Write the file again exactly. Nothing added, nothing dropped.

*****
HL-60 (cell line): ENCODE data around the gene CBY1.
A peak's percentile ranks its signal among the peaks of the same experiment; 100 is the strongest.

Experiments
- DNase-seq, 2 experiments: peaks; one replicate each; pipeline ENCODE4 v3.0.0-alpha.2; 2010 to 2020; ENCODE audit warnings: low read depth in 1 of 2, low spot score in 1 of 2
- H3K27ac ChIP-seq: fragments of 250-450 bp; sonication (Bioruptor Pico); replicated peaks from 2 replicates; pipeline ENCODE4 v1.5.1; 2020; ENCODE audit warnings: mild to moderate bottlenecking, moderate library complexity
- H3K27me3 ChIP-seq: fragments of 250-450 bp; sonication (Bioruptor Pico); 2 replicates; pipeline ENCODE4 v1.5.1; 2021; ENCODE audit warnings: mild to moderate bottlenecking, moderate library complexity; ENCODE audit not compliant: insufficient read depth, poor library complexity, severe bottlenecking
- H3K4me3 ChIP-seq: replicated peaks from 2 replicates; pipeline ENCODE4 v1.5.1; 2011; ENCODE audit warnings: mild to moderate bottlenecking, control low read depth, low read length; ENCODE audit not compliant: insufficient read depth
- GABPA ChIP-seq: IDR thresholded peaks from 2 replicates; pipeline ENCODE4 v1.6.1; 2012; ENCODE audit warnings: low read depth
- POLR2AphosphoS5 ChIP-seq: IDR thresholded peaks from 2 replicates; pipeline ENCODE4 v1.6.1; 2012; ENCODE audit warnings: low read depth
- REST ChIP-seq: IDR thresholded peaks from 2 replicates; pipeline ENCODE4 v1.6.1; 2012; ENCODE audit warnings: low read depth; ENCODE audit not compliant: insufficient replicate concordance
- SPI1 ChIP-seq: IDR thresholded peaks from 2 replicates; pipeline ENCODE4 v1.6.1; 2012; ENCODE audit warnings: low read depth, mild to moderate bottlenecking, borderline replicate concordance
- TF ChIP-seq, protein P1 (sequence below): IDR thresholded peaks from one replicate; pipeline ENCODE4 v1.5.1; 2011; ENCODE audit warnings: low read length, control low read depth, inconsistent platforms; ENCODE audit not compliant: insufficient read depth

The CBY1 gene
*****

HL-60 (cell line): ENCODE data around the gene CBY1.
A peak's percentile ranks its signal among the peaks of the same experiment; 100 is the strongest.

Experiments
- DNase-seq, 2 experiments: peaks; one replicate each; pipeline ENCODE4 v3.0.0-alpha.2; 2010 to 2020; ENCODE audit warnings: low read depth in 1 of 2, low spot score in 1 of 2
- H3K27ac ChIP-seq: fragments of 250-450 bp; sonication (Bioruptor Pico); replicated peaks from 2 replicates; pipeline ENCODE4 v1.5.1; 2020; ENCODE audit warnings: mild to moderate bottlenecking, moderate library complexity
- H3K27me3 ChIP-seq: fragments of 250-450 bp; sonication (Bioruptor Pico); 2 replicates; pipeline ENCODE4 v1.5.1; 2021; ENCODE audit warnings: mild to moderate bottlenecking, moderate library complexity; ENCODE audit not compliant: insufficient read depth, poor library complexity, severe bottlenecking
- H3K4me3 ChIP-seq: replicated peaks from 2 replicates; pipeline ENCODE4 v1.5.1; 2011; ENCODE audit warnings: mild to moderate bottlenecking, control low read depth, low read length; ENCODE audit not compliant: insufficient read depth
- GABPA ChIP-seq: IDR thresholded peaks from 2 replicates; pipeline ENCODE4 v1.6.1; 2012; ENCODE audit warnings: low read depth
- POLR2AphosphoS5 ChIP-seq: IDR thresholded peaks from 2 replicates; pipeline ENCODE4 v1.6.1; 2012; ENCODE audit warnings: low read depth
- REST ChIP-seq: IDR thresholded peaks from 2 replicates; pipeline ENCODE4 v1.6.1; 2012; ENCODE audit warnings: low read depth; ENCODE audit not compliant: insufficient replicate concordance
- SPI1 ChIP-seq: IDR thresholded peaks from 2 replicates; pipeline ENCODE4 v1.6.1; 2012; ENCODE audit warnings: low read depth, mild to moderate bottlenecking, borderline replicate concordance
- TF ChIP-seq, protein P1 (sequence below): IDR thresholded peaks from one replicate; pipeline ENCODE4 v1.5.1; 2011; ENCODE audit warnings: low read length, control low read depth, inconsistent platforms; ENCODE audit not compliant: insufficient read depth

The CBY1 gene